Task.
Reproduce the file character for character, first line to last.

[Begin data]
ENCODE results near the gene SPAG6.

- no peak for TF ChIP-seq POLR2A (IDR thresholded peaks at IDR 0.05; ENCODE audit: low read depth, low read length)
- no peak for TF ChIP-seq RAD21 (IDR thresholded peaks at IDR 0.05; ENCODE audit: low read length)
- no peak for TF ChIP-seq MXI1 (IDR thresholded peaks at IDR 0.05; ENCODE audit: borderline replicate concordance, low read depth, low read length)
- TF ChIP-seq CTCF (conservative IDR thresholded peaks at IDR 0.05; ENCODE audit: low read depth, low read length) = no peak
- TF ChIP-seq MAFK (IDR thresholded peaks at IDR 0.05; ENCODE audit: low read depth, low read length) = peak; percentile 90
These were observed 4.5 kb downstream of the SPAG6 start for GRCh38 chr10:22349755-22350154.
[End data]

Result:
ENCODE results near the gene SPAG6.

- no peak for TF ChIP-seq POLR2A (IDR thresholded peaks at IDR 0.05; ENCODE audit: low read depth, low read length)
- no peak for TF ChIP-seq RAD21 (IDR thresholded peaks at IDR 0.05; ENCODE audit: low read length)
- no peak for TF ChIP-seq MXI1 (IDR thresholded peaks at IDR 0.05; ENCODE audit: borderline replicate concordance, low read depth, low read length)
- TF ChIP-seq CTCF (conservative IDR thresholded peaks at IDR 0.05; ENCODE audit: low read depth, low read length) = no peak
- TF ChIP-seq MAFK (IDR thresholded peaks at IDR 0.05; ENCODE audit: low read depth, low read length) = peak; percentile 90
These were observed 4.5 kb downstream of the SPAG6 start for GRCh38 chr10:22349755-22350154.